President’s Report, February 2019

Submitted by Lucia Bogatay, President of PHA

February 2019

The tour of the Gorgas Warehouse renovation project was well attended. Rob Thomson was in charge, and Bob Maher took photos.

Our committee for History Weekend at the Mint will set up our display on Friday March 1. Bob Cherny has done panels, and Sharon is trying to find volunteers. PLEASE call her at 415 305-3045 if you can help for a couple of hours on Saturday or Sunday, March 2 and 3. It involves talking to people who stop at the table and enjoying the scene. There is a party for volunteers after the event closes on Sunday afternoon. Over 100 groups are participating this year.

We are planning PHA’s Annual Meeting for April 17th. Barbara Sokolov will be the speaker. Bob Cherny will give a talk on the wonderful Coit Tower Murals. We will be co-sponsoring it with the California Heritage Council. Date and location are pending. We are so happy that Bob Cherny is so much recovered!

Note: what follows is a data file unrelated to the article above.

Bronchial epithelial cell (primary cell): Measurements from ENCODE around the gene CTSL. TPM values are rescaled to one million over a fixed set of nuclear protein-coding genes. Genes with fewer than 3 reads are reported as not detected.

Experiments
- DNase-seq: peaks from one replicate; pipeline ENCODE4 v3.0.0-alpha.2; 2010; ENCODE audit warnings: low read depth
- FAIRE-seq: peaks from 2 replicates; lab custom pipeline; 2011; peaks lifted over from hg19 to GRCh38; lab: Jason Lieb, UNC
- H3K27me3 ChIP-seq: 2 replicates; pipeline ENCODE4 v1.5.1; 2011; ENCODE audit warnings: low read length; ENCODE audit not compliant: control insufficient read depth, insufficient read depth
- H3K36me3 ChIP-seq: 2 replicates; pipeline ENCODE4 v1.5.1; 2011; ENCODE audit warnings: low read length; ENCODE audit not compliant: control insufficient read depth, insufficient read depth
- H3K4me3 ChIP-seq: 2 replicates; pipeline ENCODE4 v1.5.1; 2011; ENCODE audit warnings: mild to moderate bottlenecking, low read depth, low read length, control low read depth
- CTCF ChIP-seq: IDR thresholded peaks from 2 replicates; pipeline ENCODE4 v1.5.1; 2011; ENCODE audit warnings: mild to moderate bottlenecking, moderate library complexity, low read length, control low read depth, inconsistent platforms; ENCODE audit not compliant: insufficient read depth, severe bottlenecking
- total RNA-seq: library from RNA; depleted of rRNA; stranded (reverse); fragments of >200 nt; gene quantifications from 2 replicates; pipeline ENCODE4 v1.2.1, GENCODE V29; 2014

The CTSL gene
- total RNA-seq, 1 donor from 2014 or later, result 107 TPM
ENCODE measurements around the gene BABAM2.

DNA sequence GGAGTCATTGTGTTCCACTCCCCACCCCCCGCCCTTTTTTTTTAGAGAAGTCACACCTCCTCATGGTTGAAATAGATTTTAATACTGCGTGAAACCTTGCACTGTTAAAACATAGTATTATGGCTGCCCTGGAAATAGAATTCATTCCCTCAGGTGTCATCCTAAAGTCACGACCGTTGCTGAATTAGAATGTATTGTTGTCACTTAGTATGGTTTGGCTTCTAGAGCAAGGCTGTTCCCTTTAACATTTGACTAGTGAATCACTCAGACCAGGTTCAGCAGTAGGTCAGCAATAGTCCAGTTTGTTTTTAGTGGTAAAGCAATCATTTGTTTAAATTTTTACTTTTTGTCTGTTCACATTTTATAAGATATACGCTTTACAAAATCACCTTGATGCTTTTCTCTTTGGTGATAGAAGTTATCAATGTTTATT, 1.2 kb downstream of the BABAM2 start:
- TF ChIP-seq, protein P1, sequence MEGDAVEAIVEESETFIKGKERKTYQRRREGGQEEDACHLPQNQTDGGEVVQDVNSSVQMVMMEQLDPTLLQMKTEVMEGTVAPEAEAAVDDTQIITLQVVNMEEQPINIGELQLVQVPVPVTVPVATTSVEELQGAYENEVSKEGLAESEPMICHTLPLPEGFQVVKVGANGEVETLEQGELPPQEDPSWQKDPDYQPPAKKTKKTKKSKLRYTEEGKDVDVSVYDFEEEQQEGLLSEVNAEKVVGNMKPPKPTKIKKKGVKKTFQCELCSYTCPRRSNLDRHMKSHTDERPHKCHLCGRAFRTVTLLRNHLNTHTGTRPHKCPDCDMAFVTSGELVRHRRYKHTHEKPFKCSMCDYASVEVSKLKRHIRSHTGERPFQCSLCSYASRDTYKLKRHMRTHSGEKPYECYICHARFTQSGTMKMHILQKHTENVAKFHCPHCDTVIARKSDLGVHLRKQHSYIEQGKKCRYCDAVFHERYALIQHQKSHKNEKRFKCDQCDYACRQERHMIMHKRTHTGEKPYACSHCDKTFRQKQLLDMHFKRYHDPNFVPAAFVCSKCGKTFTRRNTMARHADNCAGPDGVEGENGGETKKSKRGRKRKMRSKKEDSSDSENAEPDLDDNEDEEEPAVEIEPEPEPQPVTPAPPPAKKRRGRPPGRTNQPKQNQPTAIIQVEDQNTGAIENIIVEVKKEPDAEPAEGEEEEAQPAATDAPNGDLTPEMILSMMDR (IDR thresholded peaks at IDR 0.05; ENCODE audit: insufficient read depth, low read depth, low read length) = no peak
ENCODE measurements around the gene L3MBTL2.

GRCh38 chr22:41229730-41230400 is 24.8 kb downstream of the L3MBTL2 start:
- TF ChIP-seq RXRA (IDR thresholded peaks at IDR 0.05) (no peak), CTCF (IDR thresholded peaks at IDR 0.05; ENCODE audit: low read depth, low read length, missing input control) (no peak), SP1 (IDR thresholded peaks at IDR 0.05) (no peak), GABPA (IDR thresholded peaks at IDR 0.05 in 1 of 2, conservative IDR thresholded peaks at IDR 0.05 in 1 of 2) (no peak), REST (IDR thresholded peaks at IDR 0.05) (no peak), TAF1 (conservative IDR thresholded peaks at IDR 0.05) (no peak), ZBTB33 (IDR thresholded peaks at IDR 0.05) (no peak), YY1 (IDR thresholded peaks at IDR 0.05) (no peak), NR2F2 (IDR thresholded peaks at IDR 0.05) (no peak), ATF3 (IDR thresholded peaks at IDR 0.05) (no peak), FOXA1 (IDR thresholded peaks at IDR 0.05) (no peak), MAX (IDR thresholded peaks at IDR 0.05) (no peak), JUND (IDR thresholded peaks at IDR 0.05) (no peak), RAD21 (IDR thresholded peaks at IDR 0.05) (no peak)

People for the Parks and Presidio met on the 22 of February. The Fort Winfield Scott proposals are now due March 14. The four finalists have joined forces and will do a single proposal, but not surprisingly, needed more time. The Trust will meet to hear the proposal on April 24 and receive public comments. The decision (up or down) has been postponed until the Trust’s May 23 when the Trust has its next meeting.